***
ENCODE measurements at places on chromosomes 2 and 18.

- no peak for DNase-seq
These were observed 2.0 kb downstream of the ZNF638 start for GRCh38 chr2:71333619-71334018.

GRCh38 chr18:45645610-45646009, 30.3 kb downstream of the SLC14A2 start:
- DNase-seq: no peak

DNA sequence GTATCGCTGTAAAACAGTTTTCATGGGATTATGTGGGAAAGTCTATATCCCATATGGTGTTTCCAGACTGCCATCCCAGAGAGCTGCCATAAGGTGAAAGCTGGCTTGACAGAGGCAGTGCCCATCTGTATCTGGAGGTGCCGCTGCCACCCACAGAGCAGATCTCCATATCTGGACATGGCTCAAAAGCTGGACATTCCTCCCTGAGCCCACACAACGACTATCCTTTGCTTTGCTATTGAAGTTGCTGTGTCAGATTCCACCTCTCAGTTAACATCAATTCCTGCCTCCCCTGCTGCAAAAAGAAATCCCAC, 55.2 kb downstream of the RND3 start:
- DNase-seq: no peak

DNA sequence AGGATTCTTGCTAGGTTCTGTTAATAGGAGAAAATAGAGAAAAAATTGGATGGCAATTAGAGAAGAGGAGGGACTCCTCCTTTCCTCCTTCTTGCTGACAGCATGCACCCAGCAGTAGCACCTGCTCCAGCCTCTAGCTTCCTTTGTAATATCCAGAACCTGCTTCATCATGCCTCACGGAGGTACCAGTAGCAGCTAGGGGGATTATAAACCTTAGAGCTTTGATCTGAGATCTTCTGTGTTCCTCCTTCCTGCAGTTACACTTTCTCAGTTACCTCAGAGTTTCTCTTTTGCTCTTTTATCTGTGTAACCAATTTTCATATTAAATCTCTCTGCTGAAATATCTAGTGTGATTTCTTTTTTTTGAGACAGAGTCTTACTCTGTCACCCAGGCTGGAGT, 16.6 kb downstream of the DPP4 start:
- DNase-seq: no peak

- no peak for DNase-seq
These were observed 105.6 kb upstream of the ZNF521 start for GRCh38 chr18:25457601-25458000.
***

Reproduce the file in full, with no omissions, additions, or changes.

ENCODE measurements at places on chromosomes 2 and 18.

- no peak for DNase-seq
These were observed 2.0 kb downstream of the ZNF638 start for GRCh38 chr2:71333619-71334018.

GRCh38 chr18:45645610-45646009, 30.3 kb downstream of the SLC14A2 start:
- DNase-seq: no peak

DNA sequence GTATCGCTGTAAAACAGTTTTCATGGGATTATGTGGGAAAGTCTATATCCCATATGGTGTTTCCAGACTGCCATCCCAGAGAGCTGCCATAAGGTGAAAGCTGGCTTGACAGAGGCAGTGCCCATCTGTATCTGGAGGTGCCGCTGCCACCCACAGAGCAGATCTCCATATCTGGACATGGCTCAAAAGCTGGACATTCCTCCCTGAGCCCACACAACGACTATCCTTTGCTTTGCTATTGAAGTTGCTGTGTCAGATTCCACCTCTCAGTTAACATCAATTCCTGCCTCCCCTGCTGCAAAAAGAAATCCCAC, 55.2 kb downstream of the RND3 start:
- DNase-seq: no peak

DNA sequence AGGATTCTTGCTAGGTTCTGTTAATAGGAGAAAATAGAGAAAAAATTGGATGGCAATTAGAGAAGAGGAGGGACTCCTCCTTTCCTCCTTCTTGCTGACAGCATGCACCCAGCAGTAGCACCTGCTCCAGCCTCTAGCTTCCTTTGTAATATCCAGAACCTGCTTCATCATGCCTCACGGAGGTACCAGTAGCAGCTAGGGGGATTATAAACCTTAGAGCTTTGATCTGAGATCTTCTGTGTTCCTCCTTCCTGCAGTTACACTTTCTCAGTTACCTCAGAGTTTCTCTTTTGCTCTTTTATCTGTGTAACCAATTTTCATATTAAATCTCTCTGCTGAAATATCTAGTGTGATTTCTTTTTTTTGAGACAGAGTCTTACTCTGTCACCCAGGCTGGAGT, 16.6 kb downstream of the DPP4 start:
- DNase-seq: no peak

- no peak for DNase-seq
These were observed 105.6 kb upstream of the ZNF521 start for GRCh38 chr18:25457601-25458000.